Thanks for the info kjrogers. I have the same model. I found it hard to get it to ride right for both the long / easy pace family rides then be playful for when the terrain gets interesting. However I now have a Carve Expert which is full on xc and that has let me dial down the xc from my Camber.
I’ve added a 50mm Raceface Chester stem and Fatbar lite’s. That has really changed the character of the bike imho. I’ve also dropped the shock pressures slightly which has added to the improved ride for me.
Next is a dropper post. Which one do you have? I’m torn between the Command post and Reverb. I find I ride the Carve more so I always end up baulking at spending out on one 🙂
I’ve earmarked SLX brakes if / when the Avids let me down! But do far so good.
Back on topic, if you are short on stock try the Concept Store in Kingston as they had the Enduro I saw the other day (size M iirc) also, as I said in another thread Freeborn or Certini.
Keep us posted.Posted 3 years ago
Wide bar, short stem, thru axle forks (x-fusion velvets @130), beefier wheels (hope arch ex) with meatier tubeless tyres (rubber queen/hans dampf) will get you covered on your camber, for what you want it to do, no problems. Cambers can be ragged.
What you want is what you want, it’s fair enough, it’s your money.
But you’re getting into the realms of irrational want by buying a bike that realistically sounds like it’ll only be good for maybe 5% of your riding.
But then if the big, bouncy bike, which isn’t really suitable gets you motivated to go out more, it’s doing its job, right?
But then if you need a purchase or an idea of a bike to get you motivated for that stuff, surely it’s yourself rather than the bike you should be blaming for you limitations (though it can be nice to have a security blanket). Just putting out there, it’s what i tell myself when i start doubting stuff due to the bike im on.Posted 3 years agoLMTMember
Always wanted an enduro, think it was the 2009 model the last one before the x-frames started, problem is would never use the travel. Currently have a camber expert 26″ does everything i need biking wise. The colour is a bit meh but might get it re-sprayed at some point.Posted 3 years agodan45aMember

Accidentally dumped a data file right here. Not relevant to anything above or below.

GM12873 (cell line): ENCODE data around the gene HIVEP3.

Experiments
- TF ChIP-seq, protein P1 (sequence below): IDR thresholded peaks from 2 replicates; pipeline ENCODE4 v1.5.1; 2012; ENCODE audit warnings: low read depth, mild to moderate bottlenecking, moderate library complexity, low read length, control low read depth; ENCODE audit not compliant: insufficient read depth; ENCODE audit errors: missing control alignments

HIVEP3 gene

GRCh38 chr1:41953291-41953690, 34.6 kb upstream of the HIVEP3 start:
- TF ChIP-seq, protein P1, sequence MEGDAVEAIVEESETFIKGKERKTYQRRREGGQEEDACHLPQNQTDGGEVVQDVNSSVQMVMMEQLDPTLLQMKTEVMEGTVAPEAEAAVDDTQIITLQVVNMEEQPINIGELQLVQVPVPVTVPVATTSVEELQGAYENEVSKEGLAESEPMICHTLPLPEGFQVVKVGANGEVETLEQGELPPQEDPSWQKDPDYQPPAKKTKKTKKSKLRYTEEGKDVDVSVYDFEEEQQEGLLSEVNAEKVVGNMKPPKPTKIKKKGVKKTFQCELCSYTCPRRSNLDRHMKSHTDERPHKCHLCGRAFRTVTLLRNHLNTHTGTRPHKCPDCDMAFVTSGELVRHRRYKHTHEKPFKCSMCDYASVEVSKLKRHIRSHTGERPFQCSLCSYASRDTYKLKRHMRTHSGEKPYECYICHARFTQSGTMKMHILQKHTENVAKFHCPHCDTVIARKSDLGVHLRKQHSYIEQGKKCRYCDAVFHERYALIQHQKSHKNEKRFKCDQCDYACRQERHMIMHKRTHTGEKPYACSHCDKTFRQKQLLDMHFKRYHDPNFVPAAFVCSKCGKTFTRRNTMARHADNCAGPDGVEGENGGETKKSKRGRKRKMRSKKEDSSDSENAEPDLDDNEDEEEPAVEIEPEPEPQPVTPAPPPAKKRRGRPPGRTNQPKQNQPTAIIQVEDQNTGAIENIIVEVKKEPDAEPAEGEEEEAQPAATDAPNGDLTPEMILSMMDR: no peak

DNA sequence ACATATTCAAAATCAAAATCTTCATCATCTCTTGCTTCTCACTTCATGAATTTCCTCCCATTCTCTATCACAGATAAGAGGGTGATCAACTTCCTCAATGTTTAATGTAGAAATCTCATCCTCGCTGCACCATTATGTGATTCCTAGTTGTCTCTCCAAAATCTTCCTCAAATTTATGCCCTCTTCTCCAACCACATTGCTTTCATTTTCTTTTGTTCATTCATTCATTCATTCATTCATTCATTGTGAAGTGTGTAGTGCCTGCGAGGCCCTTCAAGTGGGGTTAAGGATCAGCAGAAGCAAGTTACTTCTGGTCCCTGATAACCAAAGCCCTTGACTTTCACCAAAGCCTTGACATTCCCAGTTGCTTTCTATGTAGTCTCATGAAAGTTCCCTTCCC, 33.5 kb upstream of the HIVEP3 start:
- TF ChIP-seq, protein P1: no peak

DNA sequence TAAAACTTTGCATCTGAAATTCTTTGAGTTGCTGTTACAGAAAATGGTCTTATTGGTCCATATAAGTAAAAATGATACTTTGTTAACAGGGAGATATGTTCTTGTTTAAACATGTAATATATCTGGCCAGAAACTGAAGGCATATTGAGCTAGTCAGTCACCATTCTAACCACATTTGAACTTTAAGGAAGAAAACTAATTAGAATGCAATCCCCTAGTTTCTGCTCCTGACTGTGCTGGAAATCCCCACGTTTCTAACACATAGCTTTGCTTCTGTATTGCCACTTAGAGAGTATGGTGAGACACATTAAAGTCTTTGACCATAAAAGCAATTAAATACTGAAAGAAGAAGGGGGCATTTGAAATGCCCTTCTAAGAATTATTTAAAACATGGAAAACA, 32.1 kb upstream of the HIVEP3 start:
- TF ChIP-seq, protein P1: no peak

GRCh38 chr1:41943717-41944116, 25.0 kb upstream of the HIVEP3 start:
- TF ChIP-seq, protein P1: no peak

OP – would you be mad…no!
The enduro is an awesome bike, as is the stumpjumper. But if you want one bike for all the enduro is a great option.
Especially if you are intending to do more technical off piste riding in the uk and trips abroad the enduro will cover it all well. Also if you are interested in any of the increasingly popular gravity enduro type events it’s the prefect tool for the job..
I use my 2013 enduro for trail centre bashing as well and its fine, may be slightly slower uphill than a stumpy but its your engine that makes the biggest difference. I went from a 26lb carbon yeti asr5 to an enduro and don’t fell compromised at all.Posted 3 years ago
@ deanfbm – you are coming across as a bit patronising tbh.
In fact, you almost sound like you are trying to justify not having enough bike!
There’s nothing wrong with having a 150/160mm bike at all, they ride great these days with sorted geometry and advanced suspension platforms.
Mine weighs 30lb on the nose and whilst I don’t think it’s been many places that I couldn’t take my hardtail, the manner in which it can be ridden at those places is worlds apart. That said, we all have personal limitations – I don’t doubt Steve Peat could ride my HT with it’s 100mm forks most places faster than I could ride my Enduro.
However, I can honestly say, I’ve never, ever been on a ride on my Enduro and thought ‘I wish I had less travel’.Posted 3 years ago
Changing the brakes was the best thing I did on the bike, I put 180mm rotors front and rear and the increase in control and confidence was massive over the elixir 5. I was using a Command Post that I picked up secondhand for £110, can’t fault it. I run the shock a lot softer than suggested and the rear as per the book, weigh 11.5 stone and run 120psi rear and 80psi pos/neg on the front.
Went to have a look at the bikes again today, LBS had sold the whyte so I couldn’t get a shot but they are getting one in for me to have a go on. Tried an Enduro, only on the street unfortunately and it was also the carbon version. Pedals really well, bobs about the same as the camber with the platform off. Generally the bike felt comfortable and I felt happier on that than the 29er stumpjumper. They had an Enduro alloy in a large size and the weight was very good.
Will get a go on the whyte next weekend and can then make a decision.Posted 3 years ago
The topic ‘Specialized Enduro 26 Would I be mad ?’ is closed to new replies.